Understanding Quaker Worship

Sitting in an hour of silence might not be the typical way to spend a weekend morning. But that’s exactly what I did on Sunday at the Northampton Friends Meeting.

Quaker worship is based on silent waiting, with the expectation of coming into the presence of God. Worshiping in silence brings the community together through love and faithfulness.  During this silent worship, anyone may feel inspired to speak and share a message. While at the Meeting, I listened to people who rose to their feet and shared their story.

Although Quakers have been around since the mid-seventeenth century, many people who I have talked to are unfamiliar with the faith, often referencing Quaker Oats instead. quaker_tradoatsThough the Quaker Oats logo is indeed of a Quaker—William Penn, a seventeenth-century philosopher and early Quaker—I am often struck by the unfamiliarity many people have regarding the Quaker faith.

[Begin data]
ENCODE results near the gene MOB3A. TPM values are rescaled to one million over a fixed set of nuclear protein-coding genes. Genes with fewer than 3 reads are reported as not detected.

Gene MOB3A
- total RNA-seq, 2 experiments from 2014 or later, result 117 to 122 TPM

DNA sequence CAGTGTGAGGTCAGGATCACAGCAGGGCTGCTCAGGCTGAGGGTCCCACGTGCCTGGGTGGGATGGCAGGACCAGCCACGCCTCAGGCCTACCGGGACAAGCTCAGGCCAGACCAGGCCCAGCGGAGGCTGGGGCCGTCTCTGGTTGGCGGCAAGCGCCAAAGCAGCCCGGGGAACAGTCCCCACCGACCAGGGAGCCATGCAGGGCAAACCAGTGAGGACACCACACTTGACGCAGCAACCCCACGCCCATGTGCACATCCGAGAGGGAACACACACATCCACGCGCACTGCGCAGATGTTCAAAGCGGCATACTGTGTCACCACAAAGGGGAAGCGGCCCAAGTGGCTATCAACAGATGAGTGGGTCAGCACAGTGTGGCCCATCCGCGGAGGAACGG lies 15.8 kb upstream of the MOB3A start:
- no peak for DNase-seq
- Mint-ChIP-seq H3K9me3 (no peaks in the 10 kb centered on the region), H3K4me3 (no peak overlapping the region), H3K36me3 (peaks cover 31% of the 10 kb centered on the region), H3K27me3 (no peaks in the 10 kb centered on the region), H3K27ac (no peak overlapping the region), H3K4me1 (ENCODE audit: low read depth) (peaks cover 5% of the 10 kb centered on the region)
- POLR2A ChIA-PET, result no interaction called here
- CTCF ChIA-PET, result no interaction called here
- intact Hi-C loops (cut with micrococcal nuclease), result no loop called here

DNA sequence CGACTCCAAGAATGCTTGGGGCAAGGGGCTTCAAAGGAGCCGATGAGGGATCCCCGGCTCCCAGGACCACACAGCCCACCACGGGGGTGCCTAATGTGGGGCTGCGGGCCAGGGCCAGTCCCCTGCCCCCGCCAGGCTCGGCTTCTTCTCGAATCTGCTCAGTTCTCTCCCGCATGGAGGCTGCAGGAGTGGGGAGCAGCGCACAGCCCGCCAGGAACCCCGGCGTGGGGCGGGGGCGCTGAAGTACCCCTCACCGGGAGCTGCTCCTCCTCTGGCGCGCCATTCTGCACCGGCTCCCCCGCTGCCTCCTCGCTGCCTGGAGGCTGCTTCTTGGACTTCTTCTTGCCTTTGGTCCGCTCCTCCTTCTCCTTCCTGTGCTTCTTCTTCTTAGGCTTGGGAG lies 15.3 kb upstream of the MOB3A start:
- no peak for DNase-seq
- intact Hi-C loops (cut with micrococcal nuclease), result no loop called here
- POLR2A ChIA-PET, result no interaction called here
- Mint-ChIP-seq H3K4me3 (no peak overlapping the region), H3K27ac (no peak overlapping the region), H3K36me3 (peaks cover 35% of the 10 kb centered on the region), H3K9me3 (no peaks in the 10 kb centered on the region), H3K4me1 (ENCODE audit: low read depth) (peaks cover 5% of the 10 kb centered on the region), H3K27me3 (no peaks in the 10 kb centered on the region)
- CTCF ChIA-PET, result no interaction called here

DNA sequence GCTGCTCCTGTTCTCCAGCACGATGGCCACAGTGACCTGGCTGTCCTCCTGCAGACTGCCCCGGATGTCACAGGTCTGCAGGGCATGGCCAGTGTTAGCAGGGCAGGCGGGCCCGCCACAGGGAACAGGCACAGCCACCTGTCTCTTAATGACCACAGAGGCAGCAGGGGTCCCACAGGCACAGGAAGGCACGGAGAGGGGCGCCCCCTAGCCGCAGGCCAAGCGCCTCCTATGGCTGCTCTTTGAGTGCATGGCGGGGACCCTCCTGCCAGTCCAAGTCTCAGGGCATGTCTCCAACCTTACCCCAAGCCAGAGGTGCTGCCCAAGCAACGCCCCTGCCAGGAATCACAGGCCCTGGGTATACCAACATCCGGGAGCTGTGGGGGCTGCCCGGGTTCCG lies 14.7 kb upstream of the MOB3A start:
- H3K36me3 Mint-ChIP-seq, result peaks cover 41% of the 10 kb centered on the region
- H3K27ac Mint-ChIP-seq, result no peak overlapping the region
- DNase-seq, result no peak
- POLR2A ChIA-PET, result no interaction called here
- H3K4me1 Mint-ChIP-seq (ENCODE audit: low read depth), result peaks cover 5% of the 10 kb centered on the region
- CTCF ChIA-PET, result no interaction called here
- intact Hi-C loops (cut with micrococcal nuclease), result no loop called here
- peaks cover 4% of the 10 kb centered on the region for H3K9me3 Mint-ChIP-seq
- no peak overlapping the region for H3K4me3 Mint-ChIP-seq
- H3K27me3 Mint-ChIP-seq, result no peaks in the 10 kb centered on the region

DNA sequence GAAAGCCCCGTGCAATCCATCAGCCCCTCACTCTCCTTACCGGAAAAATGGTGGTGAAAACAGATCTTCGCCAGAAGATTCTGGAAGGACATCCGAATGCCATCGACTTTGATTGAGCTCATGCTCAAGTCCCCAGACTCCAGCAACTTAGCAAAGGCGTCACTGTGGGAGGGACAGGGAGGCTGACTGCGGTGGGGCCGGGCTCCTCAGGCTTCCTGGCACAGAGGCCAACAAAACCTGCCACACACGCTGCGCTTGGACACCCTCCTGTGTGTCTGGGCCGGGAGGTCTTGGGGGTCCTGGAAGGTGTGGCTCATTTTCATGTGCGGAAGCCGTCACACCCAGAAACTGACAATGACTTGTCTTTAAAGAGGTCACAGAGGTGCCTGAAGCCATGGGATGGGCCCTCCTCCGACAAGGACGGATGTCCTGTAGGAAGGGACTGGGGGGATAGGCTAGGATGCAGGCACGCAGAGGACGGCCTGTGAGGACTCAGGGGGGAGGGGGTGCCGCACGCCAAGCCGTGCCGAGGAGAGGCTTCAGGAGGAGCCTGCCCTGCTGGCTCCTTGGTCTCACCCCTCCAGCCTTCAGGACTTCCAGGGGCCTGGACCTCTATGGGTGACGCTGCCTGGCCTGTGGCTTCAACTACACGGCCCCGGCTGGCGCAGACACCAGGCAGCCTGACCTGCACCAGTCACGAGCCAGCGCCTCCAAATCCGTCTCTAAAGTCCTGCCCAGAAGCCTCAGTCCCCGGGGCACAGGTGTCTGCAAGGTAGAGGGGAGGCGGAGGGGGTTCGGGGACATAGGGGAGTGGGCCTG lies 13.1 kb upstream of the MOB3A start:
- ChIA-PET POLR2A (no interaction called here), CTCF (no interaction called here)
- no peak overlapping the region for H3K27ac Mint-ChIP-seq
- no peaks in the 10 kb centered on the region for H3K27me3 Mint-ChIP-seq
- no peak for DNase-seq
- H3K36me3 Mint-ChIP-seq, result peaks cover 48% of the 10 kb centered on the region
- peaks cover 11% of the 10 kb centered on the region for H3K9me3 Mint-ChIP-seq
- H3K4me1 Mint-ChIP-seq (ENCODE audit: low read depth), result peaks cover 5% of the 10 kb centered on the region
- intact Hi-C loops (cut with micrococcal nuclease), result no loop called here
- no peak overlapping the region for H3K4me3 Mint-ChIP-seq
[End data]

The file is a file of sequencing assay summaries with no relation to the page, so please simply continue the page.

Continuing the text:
Quaker worship is focused on group encounter with the divine, rather than on dogma or creed. There are 900,000 Quakers worldwide. They also use the name “Religious Society of Friends” or, more simply, “Friends.” Throughout history, Quakers have consistently opposed injustice, from refusing to participate in war to opposing slavery. Quakers believe in the importance of speaking to power and finding God in everyone. Quakers seek peaceful, non-violent ways to challenge inequalities and continue advocating for social justice.

As I sat in silence in the worship room, I used my energy to focus on my friends who are experiencing difficult times. Sending them love and kindness, I practiced the Quaker technique of holding the person in the light. This let me concentrate my efforts, as I imagined sending my positivity to counteract the negative energy my friend has been experiencing.

I found that the hour of silence went by quickly and, at the end, I felt refreshed. I enjoyed having an hour of silence to myself—a rarity these days—and used that time as a conscious reminder of the importance of sending love and kindness. It was a great way to begin my morning.

– Nora Turriago ‘16

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